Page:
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Purge puts NK rights issue back in spotlight

Publication Date : 19-12-2013

 

The issue of the dire human rights conditions in North Korea has resurfaced after the recent execution of Jang Song-thaek, the uncle of leader Kim Jong-un.

Some South Korean lawmakers called for a prompt passage of a bill on North Korean human rights, which has remained pending at the National Assembly due to political bickering since the first legislative move began in 2005.

Seoul’s National Human Rights Commission on Wednesday sent to the Office of the UN High Commissioner for Human Rights a letter calling the execution of Jang an “explicit violation” of the right to life stipulated in the International Covenant on Civil and Political Rights.

“Many people close to Jang Song-thaek are continuously exposed to threats to their right to life for political reasons. It will be difficult to know even when they are executed or sent to political prison camps due to the isolationist nature of North Korea,” the letter said.

“It explicitly ignored its pledges to the international community by attempting to overlook even the most fundamental international human rights treaties.”

On Monday, UN Secretary-General Ban Ki-moon called Jang’s execution a violation of human rights law.

“The period ahead should be used to build confidence in the international community and to improve living conditions for the country’s long-suffering people,” Ban said in a press briefing. “I stand ready to offer my good offices.”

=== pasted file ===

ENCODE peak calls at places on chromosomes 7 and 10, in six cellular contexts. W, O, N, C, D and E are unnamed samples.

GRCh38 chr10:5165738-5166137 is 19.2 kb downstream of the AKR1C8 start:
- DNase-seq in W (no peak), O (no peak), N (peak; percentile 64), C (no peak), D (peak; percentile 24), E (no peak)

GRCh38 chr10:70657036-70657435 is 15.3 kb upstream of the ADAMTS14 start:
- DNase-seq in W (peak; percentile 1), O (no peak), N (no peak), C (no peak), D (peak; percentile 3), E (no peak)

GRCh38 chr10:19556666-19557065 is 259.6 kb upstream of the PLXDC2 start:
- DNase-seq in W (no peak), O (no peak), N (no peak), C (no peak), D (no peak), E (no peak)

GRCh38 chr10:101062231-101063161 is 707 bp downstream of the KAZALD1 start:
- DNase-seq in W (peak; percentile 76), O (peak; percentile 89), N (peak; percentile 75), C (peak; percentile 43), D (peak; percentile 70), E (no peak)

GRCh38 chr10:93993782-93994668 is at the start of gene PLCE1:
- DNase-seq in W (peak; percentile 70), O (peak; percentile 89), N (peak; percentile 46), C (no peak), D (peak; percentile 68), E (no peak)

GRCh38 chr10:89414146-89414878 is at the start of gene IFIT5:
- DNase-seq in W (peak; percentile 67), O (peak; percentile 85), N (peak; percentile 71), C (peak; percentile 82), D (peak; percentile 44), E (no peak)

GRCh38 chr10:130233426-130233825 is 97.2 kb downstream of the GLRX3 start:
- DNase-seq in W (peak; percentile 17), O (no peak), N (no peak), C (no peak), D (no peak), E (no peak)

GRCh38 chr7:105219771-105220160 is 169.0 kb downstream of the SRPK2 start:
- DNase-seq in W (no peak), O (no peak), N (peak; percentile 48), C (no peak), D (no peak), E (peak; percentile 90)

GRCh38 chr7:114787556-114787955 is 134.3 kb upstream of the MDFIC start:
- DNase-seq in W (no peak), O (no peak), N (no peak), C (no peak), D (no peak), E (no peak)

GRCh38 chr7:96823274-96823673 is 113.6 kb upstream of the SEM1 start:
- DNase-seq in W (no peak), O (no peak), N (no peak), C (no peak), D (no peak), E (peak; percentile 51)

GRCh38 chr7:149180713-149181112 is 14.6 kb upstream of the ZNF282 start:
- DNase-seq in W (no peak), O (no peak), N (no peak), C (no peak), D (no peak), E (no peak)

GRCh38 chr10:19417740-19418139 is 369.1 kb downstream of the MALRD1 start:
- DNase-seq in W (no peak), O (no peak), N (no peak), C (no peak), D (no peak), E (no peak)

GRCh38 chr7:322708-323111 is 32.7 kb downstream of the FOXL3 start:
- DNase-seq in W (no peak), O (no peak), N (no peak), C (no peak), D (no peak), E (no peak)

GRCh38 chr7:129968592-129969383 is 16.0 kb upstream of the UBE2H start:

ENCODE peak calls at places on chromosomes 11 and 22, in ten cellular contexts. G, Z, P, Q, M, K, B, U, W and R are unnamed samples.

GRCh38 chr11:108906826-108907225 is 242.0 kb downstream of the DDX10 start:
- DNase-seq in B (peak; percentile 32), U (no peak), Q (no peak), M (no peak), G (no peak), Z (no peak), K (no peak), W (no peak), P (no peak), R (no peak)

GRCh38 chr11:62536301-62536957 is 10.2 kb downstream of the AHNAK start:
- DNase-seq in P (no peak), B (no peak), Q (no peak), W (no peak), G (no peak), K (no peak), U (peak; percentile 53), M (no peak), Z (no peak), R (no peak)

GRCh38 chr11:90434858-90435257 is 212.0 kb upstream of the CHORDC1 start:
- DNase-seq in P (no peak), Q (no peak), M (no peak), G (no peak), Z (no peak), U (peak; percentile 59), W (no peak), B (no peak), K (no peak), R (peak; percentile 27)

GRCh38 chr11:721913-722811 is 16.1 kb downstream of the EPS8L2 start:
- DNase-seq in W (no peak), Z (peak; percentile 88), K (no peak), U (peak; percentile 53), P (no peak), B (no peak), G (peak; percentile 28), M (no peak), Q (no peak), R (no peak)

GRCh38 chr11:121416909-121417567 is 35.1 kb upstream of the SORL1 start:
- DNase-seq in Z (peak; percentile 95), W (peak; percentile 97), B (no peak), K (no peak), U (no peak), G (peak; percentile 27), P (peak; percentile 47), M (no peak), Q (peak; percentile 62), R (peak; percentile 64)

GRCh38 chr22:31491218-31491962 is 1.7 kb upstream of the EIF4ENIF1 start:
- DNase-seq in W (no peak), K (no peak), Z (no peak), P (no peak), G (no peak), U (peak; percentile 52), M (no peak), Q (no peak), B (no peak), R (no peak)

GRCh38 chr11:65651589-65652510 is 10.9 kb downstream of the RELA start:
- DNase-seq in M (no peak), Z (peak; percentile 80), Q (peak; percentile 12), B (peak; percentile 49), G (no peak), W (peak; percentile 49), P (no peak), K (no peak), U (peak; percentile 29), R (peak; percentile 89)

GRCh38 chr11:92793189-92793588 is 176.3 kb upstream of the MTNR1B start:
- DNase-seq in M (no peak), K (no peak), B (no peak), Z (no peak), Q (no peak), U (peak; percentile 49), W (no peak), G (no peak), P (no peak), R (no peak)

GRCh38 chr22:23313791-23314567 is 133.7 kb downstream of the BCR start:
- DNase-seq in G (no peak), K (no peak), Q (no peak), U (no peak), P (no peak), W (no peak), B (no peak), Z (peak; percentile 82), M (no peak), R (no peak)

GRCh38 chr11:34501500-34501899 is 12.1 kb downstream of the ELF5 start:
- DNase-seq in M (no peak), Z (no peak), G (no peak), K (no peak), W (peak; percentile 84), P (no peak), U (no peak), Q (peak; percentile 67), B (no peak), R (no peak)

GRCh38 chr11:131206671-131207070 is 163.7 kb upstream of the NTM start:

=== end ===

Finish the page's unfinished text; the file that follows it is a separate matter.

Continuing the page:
Jang, once dubbed the No. 2 man in the North, was executed last Thursday immediately after a special military court meted out the death penalty for plotting to subvert the regime. The court did not give him a chance to lodge an appeal.

Observers said that the international community should continue to voice concerns over the violations of human rights by the reclusive regime to pressure it to improve the situation.

“It is hard to judge the situation when we don’t have hard facts. Yet, the immediate execution after only a single trial hinted at the country’s lack of procedural or institutional mechanisms to protect a defendant’s human rights,” said Chang Yong-seok, an analyst at the Institute of Peace and Unification Studies, which is affiliated with Seoul National University.

“It may be counterproductive for you to only highlight that the regime is politically bad. But there is a need to point to procedural problems there so that the North can keep thinking about what should be done with regard to the criticism from outside.”

The North is notorious for its human rights record. Countless people suffer from severe suppression and poverty. Those, branded political prisoners, are put in harsh prison camps, while defectors reportedly face torture and even execution if repatriated.

On Wednesday, Rep. Hwang Woo-yea, the leader of the ruling Saenuri Party, stressed that the legislature should quickly enact the North Korean human rights act, while calling on Pyongyang to immediately stop the politically-motivated executions.

“In North Korea, executions take place openly and they are being used politically,” he said during a meeting with senior party members.

“As the North is a member of the UN, it should be bound by human rights law. We should create bipartisan consensus over the human rights bill so that the universal values can be respected in the North as well.”

Former Saenuri Party lawmaker Kim Moon-soo, currently governor of Gyeonggi Province, and his fellow legislators submitted the first North Korean human rights bill to the National Assembly in August 2005. But it was scrapped amid political opposition.

Similar bills were submitted later. But they have not made it to a main vote, with left-wingers arguing it would provoke the North, damage the already strained bilateral relations with Pyongyang and deepen ideological division in the South.

 

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